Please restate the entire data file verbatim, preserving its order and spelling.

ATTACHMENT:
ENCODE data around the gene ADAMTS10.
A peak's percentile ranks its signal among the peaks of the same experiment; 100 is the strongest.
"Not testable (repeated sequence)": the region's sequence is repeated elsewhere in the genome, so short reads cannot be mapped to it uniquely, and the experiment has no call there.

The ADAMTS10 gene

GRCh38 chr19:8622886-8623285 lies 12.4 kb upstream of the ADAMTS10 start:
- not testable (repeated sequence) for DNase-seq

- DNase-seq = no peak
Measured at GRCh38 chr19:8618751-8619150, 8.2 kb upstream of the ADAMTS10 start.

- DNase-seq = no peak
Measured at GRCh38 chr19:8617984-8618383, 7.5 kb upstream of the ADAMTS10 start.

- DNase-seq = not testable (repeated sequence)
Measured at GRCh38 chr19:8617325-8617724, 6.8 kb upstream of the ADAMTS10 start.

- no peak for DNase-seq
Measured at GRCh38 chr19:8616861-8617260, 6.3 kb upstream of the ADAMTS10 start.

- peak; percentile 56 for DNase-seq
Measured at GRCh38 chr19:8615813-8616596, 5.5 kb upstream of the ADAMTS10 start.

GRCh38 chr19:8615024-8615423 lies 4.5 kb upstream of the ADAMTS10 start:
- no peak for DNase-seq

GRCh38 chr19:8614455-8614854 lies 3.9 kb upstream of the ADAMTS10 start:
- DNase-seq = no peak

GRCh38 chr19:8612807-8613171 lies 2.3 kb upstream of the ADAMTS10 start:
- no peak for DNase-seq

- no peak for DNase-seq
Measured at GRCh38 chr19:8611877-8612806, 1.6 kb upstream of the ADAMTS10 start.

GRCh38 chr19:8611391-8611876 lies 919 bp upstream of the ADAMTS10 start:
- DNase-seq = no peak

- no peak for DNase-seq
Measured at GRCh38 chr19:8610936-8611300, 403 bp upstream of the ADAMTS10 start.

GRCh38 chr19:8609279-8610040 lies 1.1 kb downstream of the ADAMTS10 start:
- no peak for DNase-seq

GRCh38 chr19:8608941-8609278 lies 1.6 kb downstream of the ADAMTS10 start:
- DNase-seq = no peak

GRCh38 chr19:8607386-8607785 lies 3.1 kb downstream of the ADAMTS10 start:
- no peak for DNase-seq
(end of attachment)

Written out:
ENCODE data around the gene ADAMTS10.
A peak's percentile ranks its signal among the peaks of the same experiment; 100 is the strongest.
"Not testable (repeated sequence)": the region's sequence is repeated elsewhere in the genome, so short reads cannot be mapped to it uniquely, and the experiment has no call there.

The ADAMTS10 gene

GRCh38 chr19:8622886-8623285 lies 12.4 kb upstream of the ADAMTS10 start:
- not testable (repeated sequence) for DNase-seq

- DNase-seq = no peak
Measured at GRCh38 chr19:8618751-8619150, 8.2 kb upstream of the ADAMTS10 start.

- DNase-seq = no peak
Measured at GRCh38 chr19:8617984-8618383, 7.5 kb upstream of the ADAMTS10 start.

- DNase-seq = not testable (repeated sequence)
Measured at GRCh38 chr19:8617325-8617724, 6.8 kb upstream of the ADAMTS10 start.

- no peak for DNase-seq
Measured at GRCh38 chr19:8616861-8617260, 6.3 kb upstream of the ADAMTS10 start.

- peak; percentile 56 for DNase-seq
Measured at GRCh38 chr19:8615813-8616596, 5.5 kb upstream of the ADAMTS10 start.

GRCh38 chr19:8615024-8615423 lies 4.5 kb upstream of the ADAMTS10 start:
- no peak for DNase-seq

GRCh38 chr19:8614455-8614854 lies 3.9 kb upstream of the ADAMTS10 start:
- DNase-seq = no peak

GRCh38 chr19:8612807-8613171 lies 2.3 kb upstream of the ADAMTS10 start:
- no peak for DNase-seq

- no peak for DNase-seq
Measured at GRCh38 chr19:8611877-8612806, 1.6 kb upstream of the ADAMTS10 start.

GRCh38 chr19:8611391-8611876 lies 919 bp upstream of the ADAMTS10 start:
- DNase-seq = no peak

- no peak for DNase-seq
Measured at GRCh38 chr19:8610936-8611300, 403 bp upstream of the ADAMTS10 start.

GRCh38 chr19:8609279-8610040 lies 1.1 kb downstream of the ADAMTS10 start:
- no peak for DNase-seq

GRCh38 chr19:8608941-8609278 lies 1.6 kb downstream of the ADAMTS10 start:
- DNase-seq = no peak

GRCh38 chr19:8607386-8607785 lies 3.1 kb downstream of the ADAMTS10 start:
- no peak for DNase-seq